The good news here, nevertheless – and what needs to be acknowledged - is that we have actually managed to make NATO the most successful security organization in history. Would NATO have survived and been attractive until this day if the organization had been as ineffective as it is sometimes portrayed? I do not think so. The advantage of consensus is that when you have a decision, it is strong. And effective. And it is the basis for the unity that is NATO’s glue.
I have made the case for strong international institutions. Does this mean that there is no room for strong bilateral or regional cooperation in the field of defence and security? Absolutely not.
We do it. All the time. Also in Norway. Why? Because bilateral and regional cooperation adds value, and is an asset in its own right.
The counter-ISIL coalition is one obvious example of how new threats are met with new tools, but I leave that aside for now.
All Allies are net security contributors, but not all Allies can participate in all activities at all times.
Hence, it is logical that like-minded countries seek together to find bilateral or regional arrangements. Norway has long-standing and close cooperation with the US, the UK, Netherlands and Germany. And France and Poland. We also cooperate with our Nordic allies and partners in NORDEFCO.
Countries in Northern Europe come together for close security and defence consultations in Northern Group and the Joint Expeditionary Force (JEF), initiatives that were taken here in London and that Norway is pleased to support.
The crucial point is that, while such bilateral and regional arrangements have a value on their own, they should also contribute to improving our common defence and security. They can play a part in strengthening NATO, not undermining the alliance.
When Norway this January welcomed 300 plus US Marines to train in Norway, or when have been hosting UK Helicopter and Royal Marines training in the north, continuously since the sixties, then we do not only build a strong bilateral relationship with our UK or American friends. We contribute to strengthening Allied cohesion, the transatlantic links and our mutual security guarantee.
From our perspective, NATO membership and the alliance framework is an important foundation on which our bilateral relationships are built. So in a sense bilateral and NATO cooperation are mutually reinforcing.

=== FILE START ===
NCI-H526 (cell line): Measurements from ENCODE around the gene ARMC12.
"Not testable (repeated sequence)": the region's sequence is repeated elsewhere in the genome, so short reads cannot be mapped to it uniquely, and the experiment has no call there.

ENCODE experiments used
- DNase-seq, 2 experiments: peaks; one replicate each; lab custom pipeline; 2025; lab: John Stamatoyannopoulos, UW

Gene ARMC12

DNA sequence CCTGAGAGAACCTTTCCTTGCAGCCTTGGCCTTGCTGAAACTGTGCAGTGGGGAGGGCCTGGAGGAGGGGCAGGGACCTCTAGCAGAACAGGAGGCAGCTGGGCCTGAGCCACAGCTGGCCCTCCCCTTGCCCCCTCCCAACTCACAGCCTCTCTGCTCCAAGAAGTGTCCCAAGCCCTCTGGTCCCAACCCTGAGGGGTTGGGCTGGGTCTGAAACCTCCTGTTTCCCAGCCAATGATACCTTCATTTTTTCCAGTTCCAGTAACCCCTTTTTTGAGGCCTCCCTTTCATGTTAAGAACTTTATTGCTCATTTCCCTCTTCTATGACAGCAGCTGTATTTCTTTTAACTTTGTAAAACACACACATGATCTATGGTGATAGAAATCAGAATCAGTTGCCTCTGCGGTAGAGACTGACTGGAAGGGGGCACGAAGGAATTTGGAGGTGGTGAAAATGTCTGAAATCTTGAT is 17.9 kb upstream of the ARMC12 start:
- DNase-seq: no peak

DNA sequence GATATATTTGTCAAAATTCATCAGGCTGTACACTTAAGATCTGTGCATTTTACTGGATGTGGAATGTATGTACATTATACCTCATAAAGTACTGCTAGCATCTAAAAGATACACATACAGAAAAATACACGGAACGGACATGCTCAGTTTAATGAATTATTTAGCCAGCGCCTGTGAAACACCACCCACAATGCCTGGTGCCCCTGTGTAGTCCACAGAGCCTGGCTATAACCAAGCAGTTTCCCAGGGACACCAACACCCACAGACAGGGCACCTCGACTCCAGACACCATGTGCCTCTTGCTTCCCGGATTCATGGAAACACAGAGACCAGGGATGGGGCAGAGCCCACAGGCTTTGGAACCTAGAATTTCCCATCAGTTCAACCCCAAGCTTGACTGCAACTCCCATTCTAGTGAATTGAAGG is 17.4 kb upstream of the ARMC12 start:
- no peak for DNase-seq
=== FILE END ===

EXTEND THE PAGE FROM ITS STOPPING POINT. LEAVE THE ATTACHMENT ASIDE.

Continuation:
In several areas there is room for both bilateral and alliance efforts. Let me mention one.
Although we do not believe there is a direct military threat in the North, we see a resurgent, more active and more assertive Russia in our neighborhood. A Russia that has revitalized the bastion defence concept. This posture has the potential to challenge the vital sea lines across the Atlantic. With the combined US, UK and Norwegian anti-submarine warfare capabilities, there is an obvious potential for closer regional cooperation on maritime surveillance and patrolling in the North Atlantic. This would not only improve our own situational awareness and defence posture in the Northwestern corner of Europe. It would also contribute to securing NATO’s collective ability to ensure that Allied reinforcements and supplies can flow across the Atlantic. An effective collective defence in Europe depends on our ability to protect the sea lines of communication across the Atlantic.
So, to sum up: Bilateral and regional arrangements in the field of defence and security are welcome. They can definitely improve security, not only for the countries involved, but for the transatlantic community as a whole. But the prerequisite must be clear: These agreements and arrangements must be complementary to the organizations. They should not compete with them. In order to ensure that, we need to get back were I started. We must take into account the security needs of all allies, and keep our institutions, in particular NATO, relevant and adaptable.
Managed in a wise way, bilateral and regional cooperation will add value to the continuous efforts to strengthen the common security in the transatlantic area. And by that they contribute to uphold the unprecedented peace, stability and prosperity that we have experienced over the last 70 years.
I thank you for your attention!